(The Center Square) – A transparency bill that would hold local elected officials accountable for increasing property taxes is working its way through the Kansas House.
The Kansas Senate voted 34-1 in favor of the "Truth in Taxation" bill, which would require local government bodies to inform the public about any property tax revenue increases regardless if the increase is a result of a millage hike.
Gov. Laura Kelly vetoed a similar bill during the last session and because of COVID-19, lawmakers didn't have time to attempt an override.
Currently, the law states that local voters must approve or reject city or county property tax increases if they are greater than the rate of inflation. Yet many homeowners see increases greater than that. A change in property valuation can cause a homeowner to pay much more in property taxes, even if the tax rate itself doesn't increase.
"The idea of this bill is a political novelty, holding local governments accountable for rising property taxes," Michael Austin, director of the Sandlian Center for Entrepreneurial Government at the Kansas Policy Institute, told The Center Square. "The focus is transparency and accountability. Local governments are free to continue raising property taxes. They just have to be honest and open about their actions."
According to the institrute's website, the measure would force local elected officials to "vote on the entire property tax increase they impose, regardless of whether the increase results from valuation changes or mill rate changes. Each year, mill rates would be automatically reduced to a ‘revenue-neutral’ level that produces the same property tax revenue to each city and county as they collected the year before. If they want to raise the revenue-neutral mill rate, they must notify taxpayers of their intent and hold public Truth in Taxation hearings to accept taxpayer input. Afterward, they must vote on the entire tax increase they decide to impose."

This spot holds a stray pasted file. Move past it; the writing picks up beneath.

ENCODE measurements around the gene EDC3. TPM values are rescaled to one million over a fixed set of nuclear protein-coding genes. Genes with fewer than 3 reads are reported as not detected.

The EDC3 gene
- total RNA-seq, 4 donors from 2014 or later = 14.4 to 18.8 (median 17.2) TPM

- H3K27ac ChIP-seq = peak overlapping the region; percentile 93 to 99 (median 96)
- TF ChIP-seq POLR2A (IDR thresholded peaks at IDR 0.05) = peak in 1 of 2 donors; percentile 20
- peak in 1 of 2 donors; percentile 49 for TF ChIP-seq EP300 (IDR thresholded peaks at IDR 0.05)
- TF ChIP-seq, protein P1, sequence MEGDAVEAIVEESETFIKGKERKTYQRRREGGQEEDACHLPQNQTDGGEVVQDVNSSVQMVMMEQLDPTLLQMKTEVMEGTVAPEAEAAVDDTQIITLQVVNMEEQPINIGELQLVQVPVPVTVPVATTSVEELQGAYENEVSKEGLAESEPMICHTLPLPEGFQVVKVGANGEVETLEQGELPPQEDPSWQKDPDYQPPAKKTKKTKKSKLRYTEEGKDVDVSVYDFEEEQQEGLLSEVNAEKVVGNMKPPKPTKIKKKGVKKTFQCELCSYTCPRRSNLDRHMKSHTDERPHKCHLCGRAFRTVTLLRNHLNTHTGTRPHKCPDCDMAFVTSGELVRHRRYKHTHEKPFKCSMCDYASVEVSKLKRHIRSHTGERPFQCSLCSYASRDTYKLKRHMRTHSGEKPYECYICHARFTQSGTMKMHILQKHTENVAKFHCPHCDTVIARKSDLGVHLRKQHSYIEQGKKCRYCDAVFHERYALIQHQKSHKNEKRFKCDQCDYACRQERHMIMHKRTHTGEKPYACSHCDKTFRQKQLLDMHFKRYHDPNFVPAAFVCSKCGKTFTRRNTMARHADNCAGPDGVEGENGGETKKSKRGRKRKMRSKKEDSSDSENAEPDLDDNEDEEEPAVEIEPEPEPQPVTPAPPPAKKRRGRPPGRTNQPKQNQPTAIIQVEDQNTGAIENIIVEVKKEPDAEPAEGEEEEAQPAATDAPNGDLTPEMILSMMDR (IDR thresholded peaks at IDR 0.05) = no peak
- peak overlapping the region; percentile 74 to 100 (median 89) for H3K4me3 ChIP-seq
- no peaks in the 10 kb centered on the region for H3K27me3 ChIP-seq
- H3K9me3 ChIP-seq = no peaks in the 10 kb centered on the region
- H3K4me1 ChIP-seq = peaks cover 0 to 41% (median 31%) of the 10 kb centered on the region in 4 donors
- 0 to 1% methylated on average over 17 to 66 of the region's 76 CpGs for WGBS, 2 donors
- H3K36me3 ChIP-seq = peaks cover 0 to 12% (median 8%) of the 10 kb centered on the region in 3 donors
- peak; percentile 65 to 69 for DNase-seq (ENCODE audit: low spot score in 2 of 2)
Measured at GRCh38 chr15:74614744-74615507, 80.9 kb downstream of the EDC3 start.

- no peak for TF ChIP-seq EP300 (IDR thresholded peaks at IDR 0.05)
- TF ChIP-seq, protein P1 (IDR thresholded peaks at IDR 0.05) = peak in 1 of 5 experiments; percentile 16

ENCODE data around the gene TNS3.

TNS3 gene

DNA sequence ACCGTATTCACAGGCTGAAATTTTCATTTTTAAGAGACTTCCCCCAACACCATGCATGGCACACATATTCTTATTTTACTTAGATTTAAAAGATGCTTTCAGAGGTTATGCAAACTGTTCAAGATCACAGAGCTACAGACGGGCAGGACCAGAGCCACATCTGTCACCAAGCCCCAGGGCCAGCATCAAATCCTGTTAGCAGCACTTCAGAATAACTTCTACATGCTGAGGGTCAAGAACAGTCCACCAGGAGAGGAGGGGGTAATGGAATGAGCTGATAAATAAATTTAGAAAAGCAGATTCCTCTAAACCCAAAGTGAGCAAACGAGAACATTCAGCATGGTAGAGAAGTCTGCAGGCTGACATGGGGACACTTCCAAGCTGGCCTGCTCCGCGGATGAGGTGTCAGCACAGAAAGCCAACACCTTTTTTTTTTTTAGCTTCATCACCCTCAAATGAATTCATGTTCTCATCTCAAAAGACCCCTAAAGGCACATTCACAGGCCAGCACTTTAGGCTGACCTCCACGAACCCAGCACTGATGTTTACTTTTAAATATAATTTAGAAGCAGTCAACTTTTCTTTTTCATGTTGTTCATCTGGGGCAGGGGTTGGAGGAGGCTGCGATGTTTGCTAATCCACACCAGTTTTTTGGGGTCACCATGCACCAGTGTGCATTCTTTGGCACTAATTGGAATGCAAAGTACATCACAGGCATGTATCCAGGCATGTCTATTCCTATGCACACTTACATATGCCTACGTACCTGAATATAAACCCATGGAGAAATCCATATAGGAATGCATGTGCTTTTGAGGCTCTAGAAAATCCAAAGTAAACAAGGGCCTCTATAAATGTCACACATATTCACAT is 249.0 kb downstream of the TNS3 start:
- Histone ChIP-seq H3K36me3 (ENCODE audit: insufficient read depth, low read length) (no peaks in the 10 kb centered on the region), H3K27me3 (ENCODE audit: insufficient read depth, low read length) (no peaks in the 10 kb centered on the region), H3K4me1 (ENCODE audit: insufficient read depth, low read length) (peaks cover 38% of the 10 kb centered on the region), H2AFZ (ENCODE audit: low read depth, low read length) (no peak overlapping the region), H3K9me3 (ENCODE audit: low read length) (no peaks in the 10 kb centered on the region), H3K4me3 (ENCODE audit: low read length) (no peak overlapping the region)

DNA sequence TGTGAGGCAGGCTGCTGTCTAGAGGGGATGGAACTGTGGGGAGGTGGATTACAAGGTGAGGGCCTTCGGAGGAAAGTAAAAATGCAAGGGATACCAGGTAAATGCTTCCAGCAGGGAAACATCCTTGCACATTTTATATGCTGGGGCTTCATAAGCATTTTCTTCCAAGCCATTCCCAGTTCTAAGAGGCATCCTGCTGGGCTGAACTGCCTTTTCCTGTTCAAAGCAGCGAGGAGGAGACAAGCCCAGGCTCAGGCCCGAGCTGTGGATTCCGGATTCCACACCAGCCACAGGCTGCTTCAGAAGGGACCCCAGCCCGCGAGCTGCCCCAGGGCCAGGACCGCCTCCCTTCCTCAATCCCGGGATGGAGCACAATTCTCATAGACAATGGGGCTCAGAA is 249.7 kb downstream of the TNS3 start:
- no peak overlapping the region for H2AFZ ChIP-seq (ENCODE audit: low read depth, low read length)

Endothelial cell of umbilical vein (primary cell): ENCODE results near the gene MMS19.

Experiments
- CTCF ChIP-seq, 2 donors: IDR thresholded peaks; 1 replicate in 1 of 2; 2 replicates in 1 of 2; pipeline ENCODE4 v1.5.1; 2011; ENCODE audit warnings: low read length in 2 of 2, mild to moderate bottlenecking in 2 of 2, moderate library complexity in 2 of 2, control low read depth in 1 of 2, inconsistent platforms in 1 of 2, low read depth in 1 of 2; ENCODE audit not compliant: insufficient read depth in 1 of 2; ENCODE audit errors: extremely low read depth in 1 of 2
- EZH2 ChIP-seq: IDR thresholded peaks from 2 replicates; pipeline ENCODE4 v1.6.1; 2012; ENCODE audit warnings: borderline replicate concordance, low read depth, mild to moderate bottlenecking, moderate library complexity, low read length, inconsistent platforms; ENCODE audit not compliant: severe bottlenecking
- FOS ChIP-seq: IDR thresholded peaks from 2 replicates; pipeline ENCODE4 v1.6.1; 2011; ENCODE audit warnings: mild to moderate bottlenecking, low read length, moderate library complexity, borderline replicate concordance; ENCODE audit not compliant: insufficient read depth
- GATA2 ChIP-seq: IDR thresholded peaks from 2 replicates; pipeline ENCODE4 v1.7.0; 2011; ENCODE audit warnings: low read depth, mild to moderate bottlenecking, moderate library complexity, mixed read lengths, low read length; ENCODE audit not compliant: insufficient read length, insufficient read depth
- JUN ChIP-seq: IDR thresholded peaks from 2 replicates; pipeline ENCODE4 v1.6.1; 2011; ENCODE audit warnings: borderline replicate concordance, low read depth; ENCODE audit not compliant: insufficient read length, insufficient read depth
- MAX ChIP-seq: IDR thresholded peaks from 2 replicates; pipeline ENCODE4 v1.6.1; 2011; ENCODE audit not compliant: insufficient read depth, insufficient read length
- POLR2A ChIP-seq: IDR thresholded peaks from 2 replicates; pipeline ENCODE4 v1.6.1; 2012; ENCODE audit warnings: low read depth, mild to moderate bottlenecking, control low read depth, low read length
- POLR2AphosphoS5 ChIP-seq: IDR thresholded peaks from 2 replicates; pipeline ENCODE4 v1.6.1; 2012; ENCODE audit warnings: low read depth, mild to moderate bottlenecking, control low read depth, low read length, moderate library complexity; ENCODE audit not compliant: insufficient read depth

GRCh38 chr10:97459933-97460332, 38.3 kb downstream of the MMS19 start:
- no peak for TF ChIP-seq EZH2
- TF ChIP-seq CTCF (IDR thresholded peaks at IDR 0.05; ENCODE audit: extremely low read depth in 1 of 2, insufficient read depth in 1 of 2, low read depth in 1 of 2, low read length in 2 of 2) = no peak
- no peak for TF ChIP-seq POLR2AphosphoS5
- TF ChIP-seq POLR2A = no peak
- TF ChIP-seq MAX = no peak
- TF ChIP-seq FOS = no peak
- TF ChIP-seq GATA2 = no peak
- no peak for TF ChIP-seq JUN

The League of Kansas Municipalities is neutral on the bill.
For many lawmakers, legislation that helps limit property taxes can't come soon enough.
"Kansas’ history has shown too many Kansans are writing checks for large property tax hikes and then told their taxes aren’t being raised," Austin said. "The only solution is to restore public trust because, as Walter Williams once said, 'trust is essential for human interaction and a smoothly working economy.'"